Don't believe me? Let me put it to you this way: there are 8 possible endings you can earn, and only the most callous gamers won't be trying for the Katherine True Ending by Stage 3. And it won't be based on how well you've been doing with your climbs.

Second, you learn very quickly what patterns work, what patters to avoid, and what weapons and tricks work best to get you to the top. With a few exceptions, you will play through a few sub-levels that act as trial runs. During these portions, Vincent is introduced to new block types, enemy sheep, and different climbing techniques. The game is cruel, but not cruel enough to throw you immediately into a boss fight when you're still recovering from the last one (of course, some will stick with you the entire game).

There's a lot of trial-and-error, which accounts for the failure you'll deal with. Catherine compensates you for your work, however. There are things like money to buy weapons and pillows to add lives that Vincent collects to aid him. But more importantly, there is the sense of accomplishment and relief both you and Vincent will get at the top of the towers. Think back to those levels or bosses in other games that drove you bananas, and how excited you were when you finally cleared them. Now multiply that feeling by 100 and you'll understand how beating a boss level in Catherine will make you feel.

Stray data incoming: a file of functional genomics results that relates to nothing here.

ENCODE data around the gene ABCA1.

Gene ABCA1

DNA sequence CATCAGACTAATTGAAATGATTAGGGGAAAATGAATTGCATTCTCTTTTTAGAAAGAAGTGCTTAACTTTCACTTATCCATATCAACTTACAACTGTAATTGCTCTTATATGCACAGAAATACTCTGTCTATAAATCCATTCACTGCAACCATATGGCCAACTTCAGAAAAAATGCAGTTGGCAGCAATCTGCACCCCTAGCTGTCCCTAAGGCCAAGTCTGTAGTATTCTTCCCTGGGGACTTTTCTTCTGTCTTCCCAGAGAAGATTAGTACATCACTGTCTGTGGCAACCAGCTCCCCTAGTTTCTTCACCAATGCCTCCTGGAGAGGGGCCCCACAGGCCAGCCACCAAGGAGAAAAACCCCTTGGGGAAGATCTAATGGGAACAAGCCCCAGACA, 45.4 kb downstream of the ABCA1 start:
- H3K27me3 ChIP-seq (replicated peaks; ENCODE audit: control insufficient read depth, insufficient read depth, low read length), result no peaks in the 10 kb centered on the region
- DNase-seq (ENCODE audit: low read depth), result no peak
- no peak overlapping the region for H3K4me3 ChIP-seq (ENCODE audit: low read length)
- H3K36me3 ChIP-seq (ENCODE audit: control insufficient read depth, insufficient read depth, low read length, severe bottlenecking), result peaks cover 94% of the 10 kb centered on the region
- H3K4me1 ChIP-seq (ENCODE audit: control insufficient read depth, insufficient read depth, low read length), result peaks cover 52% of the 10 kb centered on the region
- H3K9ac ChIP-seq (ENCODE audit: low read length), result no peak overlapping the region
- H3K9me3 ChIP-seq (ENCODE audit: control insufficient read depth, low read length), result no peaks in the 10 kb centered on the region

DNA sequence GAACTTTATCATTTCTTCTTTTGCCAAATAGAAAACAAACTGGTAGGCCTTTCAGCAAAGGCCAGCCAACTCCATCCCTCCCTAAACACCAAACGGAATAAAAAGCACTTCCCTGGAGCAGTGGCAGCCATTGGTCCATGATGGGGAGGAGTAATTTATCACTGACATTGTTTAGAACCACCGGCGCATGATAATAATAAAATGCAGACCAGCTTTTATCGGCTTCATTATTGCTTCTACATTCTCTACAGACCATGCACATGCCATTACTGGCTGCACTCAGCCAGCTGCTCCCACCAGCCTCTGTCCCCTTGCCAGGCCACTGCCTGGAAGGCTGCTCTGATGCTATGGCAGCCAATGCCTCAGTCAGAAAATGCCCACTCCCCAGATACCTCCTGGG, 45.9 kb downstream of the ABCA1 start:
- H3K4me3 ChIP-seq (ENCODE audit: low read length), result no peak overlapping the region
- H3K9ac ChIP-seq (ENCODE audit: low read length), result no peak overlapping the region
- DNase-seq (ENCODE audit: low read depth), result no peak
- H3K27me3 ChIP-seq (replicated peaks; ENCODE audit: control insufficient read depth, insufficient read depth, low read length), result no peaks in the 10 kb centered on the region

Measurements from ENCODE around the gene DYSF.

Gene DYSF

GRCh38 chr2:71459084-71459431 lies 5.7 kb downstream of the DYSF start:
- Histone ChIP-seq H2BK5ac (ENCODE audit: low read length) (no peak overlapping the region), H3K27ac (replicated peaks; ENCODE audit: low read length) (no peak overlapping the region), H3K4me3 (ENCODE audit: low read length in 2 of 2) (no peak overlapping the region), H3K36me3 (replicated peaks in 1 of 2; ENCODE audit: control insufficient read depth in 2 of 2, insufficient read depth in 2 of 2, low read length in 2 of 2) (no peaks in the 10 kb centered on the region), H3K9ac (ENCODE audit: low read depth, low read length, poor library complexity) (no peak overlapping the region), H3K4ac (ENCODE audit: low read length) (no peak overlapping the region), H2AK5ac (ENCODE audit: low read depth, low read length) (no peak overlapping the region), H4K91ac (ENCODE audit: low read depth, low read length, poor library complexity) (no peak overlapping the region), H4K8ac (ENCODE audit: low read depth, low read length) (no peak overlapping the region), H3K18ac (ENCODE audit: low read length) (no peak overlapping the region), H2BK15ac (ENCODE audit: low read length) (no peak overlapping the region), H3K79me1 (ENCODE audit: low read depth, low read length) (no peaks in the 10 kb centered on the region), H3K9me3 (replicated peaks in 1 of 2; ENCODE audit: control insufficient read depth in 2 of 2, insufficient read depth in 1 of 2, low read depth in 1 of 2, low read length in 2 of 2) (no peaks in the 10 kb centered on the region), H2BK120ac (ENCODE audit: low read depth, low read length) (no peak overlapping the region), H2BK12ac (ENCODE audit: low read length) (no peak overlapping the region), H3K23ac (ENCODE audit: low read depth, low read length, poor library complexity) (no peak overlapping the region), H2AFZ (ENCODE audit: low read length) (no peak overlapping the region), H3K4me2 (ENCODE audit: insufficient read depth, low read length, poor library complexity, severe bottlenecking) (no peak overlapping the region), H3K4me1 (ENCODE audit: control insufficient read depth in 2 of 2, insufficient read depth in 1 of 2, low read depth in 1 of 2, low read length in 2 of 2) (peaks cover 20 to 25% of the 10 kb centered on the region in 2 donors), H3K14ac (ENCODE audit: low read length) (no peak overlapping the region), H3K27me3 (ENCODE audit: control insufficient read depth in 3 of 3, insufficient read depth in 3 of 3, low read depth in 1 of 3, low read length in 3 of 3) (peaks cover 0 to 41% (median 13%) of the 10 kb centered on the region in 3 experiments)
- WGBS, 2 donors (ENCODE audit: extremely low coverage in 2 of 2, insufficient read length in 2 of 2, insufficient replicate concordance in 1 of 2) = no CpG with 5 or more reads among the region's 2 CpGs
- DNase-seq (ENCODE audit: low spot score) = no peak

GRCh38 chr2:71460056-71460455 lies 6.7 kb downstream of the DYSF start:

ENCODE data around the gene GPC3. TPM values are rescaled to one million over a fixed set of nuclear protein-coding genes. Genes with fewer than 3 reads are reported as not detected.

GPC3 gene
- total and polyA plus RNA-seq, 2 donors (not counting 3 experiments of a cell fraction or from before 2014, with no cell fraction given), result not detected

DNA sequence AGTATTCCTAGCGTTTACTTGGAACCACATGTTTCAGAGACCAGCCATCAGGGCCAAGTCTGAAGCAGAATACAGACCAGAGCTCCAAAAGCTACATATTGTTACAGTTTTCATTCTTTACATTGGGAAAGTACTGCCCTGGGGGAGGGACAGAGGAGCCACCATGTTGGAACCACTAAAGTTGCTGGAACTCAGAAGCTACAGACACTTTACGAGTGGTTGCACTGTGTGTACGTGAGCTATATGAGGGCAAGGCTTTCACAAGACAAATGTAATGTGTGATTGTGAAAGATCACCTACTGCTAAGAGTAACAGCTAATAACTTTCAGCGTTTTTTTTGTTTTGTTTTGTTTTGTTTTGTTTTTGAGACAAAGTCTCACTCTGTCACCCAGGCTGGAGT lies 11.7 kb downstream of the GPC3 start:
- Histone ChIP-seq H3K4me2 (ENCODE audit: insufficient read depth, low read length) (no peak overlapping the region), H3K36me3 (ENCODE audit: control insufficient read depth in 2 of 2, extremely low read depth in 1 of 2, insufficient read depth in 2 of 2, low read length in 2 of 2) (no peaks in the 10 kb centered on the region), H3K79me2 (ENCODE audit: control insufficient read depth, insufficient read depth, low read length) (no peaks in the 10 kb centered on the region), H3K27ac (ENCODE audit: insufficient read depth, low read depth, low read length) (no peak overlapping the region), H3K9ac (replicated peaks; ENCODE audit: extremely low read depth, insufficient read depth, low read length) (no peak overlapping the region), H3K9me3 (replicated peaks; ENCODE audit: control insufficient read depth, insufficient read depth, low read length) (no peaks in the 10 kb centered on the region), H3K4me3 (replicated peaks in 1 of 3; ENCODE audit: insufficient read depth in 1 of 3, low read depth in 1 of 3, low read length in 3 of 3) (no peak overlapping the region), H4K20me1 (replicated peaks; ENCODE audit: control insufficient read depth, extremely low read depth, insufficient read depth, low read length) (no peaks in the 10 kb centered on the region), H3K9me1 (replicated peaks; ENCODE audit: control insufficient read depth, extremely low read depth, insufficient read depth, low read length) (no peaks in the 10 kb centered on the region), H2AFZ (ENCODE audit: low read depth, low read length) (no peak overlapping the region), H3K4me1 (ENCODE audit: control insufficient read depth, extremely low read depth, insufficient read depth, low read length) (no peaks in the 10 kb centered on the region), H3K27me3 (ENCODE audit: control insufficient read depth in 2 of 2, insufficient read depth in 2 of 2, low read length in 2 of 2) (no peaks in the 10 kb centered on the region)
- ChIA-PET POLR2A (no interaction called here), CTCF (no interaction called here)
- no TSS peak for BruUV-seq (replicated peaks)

Finally, this is a game that will get under your skin in a way that draws you in and holds you hostage. The law vs. chaos meter can be fun to play with, but most of the time you'll find yourself answering honestly. Catherine makes you consider about the consequences of your actions. How much you drink determines how fast Vincent moves in the dream world. How compassionate you feel determines how Vincent deals with the sheep-men. How you answer the voice's questions determine what ending Vincent get. By the time you realize what's going on, you've put yourself in Vincent's place and handled the situation that way you would have in real life. And you'll love every second of it.

Not every game is perfect, and Catherine suffers from its own flaws. There are points where it will feel like a chore. You'll do the same things over and over again, especially in the last few levels, finely tuning your climb until you eventually make it to the top. The controls are wound so tightly that it makes precise movement difficult. You'll direct Vincent to turn only to find him impaled on the spikes he was facing. Or worse, you'll tell him to move one block over and watch helplessly as he slides across the entire tower and right off the edge. The challenge modes need to be unlocked, which can be frustrating if you're having trouble with Normal of Hard Mode. Finally, the lack of checkpoints in the later levels are irritating. After clearing numerous towers with a handful of checkpoints, it's disheartening to reach a later level with 100 trap blocks, a case of "holy s**t what the hell is chasing me?!" and only one checkpoint near the bottom.

Despite the problems, this is a game that any hardcore or story-driven gamer should pick up. Casual gamers will likely be turned off by the difficulty and the puzzles themselves, but the story and the characters will be enough to draw in even skeptics. It's a game that stays with you long after you put the controller down.

Bottom line: Catherine is unlike anything on the market right now. It will challenge you, it will frustrate you, it will crawl into your brain and build a summer home there. Only the most persistent players will make it out alive, but I can promise you that the sense of accomplishment will be unlike anything you've ever felt.